When buyers think of the new group of plug in hybrid cars, they are most aware of technologies such as the battery pack, the motor/generator, as well as the different displays and instrumentation. But looking deeper reveals a host of other items that are quite different than what we’ve become used to with internal combustion engine (ICE) technology. The fuel system required a complete rethink for not just GM, but every other Plug in Hybrid Electric Vehicle (PHEV) manufacturer. With the ability to drive 30, 40 or more miles per charge, some users will find themselves rarely utilizing the ICE as a generator. In theory, weeks or months could pass and the fuel in the tank would remain unused. That presents a problem since gasoline has a finite shelf life. Refineries vary the product by season depending on geographic location to better suit the expected temperature ranges, and gasoline in the tank could be stale or “out of season”.
A Rare Agreement
Interestingly, manufacturers took it upon themselves to collectively agree on a fuel management system that was then adopted. It’s an important issue because the EPA mandates controls on emissivity, and by banding together, they felt that time could be saved by submitting a single collaborative proposal to the government. The resultant system is quite interesting. In normal use, the tank is sealed and pressurized to control evaporation, and to stall degradation from oxygenation and condensation. When the driver refuels the system, a button is pressed to open the fuel door, but it doesn’t open instantly. The dashboard displays a “wait to refuel” message. Unseen by the driver, a vacuum pump is purging the tank of vapors and storing them in a canister. Once the purging of vapors and pressure is completed, refueling may take place.
Big Brother is Watching
The control of vapors is only one aspect of the unusual fuel system. The Volt tracks fuel use and replenishment, and sensors are tracking temperature ‘degree days’ to calculate fuel degradation over time. The Volt will trigger an alert if the fuel is approaching a condition that is calculated to be detrimental by triggering a dashboard display encouraging the driver to burn some gas. In this instance, maybe the family decides to use the Volt for a long distance trip as opposed to the other car in the garage. If another warning and further time passes, and the fuel has still not been consumed, the Volt will begin a “fuel and engine maintenance mode” by starting the engine and warming it, circulating the oil and burning off stale gas, and then shutting off after roughly ten minutes. This occurs about every 6 weeks of no fuel use. In the rare event that this isn’t enough, and the Volt determines the same fuel has been in the tank for approximately a year, it will initiate the “fuel maintenance mode” and will burn off enough fuel to prompt a “refueling event”.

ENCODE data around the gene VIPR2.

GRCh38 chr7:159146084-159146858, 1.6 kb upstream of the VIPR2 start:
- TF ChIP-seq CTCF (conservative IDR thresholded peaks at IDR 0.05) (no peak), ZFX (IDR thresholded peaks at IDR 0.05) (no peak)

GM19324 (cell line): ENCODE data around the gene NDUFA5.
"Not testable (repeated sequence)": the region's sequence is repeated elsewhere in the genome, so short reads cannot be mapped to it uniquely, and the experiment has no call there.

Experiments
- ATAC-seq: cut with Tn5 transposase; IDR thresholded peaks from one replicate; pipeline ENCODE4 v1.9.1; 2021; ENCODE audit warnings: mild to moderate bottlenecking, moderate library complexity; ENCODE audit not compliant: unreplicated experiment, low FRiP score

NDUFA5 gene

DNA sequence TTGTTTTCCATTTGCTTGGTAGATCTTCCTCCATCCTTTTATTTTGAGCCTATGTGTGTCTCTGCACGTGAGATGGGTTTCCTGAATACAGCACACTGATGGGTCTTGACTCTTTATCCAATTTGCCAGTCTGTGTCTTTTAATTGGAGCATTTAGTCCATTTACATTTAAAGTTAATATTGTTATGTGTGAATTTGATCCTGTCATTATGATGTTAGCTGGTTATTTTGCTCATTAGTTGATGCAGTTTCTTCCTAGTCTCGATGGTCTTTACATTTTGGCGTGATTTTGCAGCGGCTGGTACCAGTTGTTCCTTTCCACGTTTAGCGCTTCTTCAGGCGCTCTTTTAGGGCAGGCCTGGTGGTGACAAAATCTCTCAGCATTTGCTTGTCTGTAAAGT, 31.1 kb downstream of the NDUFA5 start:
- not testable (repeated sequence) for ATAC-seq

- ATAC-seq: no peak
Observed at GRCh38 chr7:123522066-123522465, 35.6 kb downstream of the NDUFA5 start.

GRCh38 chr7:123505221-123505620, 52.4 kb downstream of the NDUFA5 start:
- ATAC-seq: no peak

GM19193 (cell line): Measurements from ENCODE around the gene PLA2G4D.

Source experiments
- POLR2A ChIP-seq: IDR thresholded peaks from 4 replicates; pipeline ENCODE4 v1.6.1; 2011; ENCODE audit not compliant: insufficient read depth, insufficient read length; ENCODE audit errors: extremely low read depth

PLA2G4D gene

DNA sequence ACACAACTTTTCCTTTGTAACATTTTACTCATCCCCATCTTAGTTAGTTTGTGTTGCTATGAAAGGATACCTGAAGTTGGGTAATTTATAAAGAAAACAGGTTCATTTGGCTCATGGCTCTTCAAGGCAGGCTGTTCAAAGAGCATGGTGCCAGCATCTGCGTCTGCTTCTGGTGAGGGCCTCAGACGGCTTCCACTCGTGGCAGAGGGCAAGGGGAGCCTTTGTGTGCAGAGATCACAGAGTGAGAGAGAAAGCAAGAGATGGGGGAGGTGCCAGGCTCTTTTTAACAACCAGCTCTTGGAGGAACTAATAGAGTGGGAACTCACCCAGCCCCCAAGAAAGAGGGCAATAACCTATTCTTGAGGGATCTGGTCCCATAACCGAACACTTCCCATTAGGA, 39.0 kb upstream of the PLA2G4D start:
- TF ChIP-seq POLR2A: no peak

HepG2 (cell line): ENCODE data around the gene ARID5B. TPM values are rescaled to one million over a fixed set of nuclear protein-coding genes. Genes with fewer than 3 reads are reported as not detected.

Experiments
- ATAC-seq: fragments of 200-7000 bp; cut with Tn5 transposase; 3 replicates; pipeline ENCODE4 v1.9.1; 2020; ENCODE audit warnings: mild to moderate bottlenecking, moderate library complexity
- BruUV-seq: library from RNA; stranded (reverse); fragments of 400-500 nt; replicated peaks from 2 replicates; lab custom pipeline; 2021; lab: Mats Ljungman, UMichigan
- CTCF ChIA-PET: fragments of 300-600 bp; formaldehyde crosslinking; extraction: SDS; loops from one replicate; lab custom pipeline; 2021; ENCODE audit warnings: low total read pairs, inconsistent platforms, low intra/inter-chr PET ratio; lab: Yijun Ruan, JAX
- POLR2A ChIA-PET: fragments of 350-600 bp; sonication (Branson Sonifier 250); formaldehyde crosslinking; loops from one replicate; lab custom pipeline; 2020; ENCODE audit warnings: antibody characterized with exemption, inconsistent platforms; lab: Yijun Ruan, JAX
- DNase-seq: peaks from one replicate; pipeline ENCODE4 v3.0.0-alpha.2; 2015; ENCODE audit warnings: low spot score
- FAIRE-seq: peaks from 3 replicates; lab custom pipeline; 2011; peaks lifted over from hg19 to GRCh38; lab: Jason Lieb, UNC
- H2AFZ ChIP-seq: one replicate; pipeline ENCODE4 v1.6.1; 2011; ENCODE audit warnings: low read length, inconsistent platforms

Burning gas to get rid of it? The horrors!
While burning gas just to keep it from going stale seems, on the surface, to be terribly wasteful, keep a few things in mind. First, the tank has a maximum capacity of just over 9 gallons. Second, the engine must be started to ensure its health and longevity. So under no circumstances will the year mark (and the fuel burn mode) occur with a full 9 gallons. Remember, Volt drivers value the extended range capabilities of their choice of car. If not, they likely would have chosen a battery only based EV. So it’s unlikely the yearly fuel maintenance mode will be triggered at all. And if it is, it’s likely that it will be a few gallons at most. The critics among you might ask, “How does that affect mileage?” Let’s run some hypothetical numbers. In the extreme case, starting with 7 gallons in the tank, driving a round trip of 30 miles each day and charging each night so that over the course of a year, the engine has never had to start to generate a charge, what would the mileage be? Well, assuming a two week vacation from work, 10 holidays, a couple sick days and a couple extra trips other than work, the car will have traveled about 7500 miles. Each 6 weeks the engine started and burned off a half gallon, and at the end of the year it burned off the remaining 4 gallons. That’s roughly 1,070 MPG. Assuming a nightly electric charge of $1.35, and gas prices of $4 per gallon, the motive costs would be $352 a year.
Of course, that’s one extreme. Most will use the Volt for more varied trips, and will likely never even have a clue that such operations and modes even exist. They might think it’s odd that they need to wait a short minute or so before refueling, but even that’s unlikely as most will be finding the credit card, chatting to a friend, or trying to remember which side the filler door is on. No shame in forgetting that in a car that needs so little refueling.